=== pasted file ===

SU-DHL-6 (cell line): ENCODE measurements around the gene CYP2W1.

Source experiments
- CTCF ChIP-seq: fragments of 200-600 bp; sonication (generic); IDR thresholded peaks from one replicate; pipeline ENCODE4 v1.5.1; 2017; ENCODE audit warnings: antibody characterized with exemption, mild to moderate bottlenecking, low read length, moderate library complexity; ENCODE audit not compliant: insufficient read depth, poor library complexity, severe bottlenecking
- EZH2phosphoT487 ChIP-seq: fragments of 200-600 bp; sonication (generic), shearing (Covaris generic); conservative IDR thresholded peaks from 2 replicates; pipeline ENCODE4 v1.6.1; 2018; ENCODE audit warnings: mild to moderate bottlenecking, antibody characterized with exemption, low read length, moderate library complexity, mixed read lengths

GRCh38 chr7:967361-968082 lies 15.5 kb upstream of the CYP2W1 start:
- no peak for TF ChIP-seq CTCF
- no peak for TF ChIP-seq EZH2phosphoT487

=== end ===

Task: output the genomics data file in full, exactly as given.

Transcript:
SU-DHL-6 (cell line): ENCODE measurements around the gene CYP2W1.

Source experiments
- CTCF ChIP-seq: fragments of 200-600 bp; sonication (generic); IDR thresholded peaks from one replicate; pipeline ENCODE4 v1.5.1; 2017; ENCODE audit warnings: antibody characterized with exemption, mild to moderate bottlenecking, low read length, moderate library complexity; ENCODE audit not compliant: insufficient read depth, poor library complexity, severe bottlenecking
- EZH2phosphoT487 ChIP-seq: fragments of 200-600 bp; sonication (generic), shearing (Covaris generic); conservative IDR thresholded peaks from 2 replicates; pipeline ENCODE4 v1.6.1; 2018; ENCODE audit warnings: mild to moderate bottlenecking, antibody characterized with exemption, low read length, moderate library complexity, mixed read lengths

GRCh38 chr7:967361-968082 lies 15.5 kb upstream of the CYP2W1 start:
- no peak for TF ChIP-seq CTCF
- no peak for TF ChIP-seq EZH2phosphoT487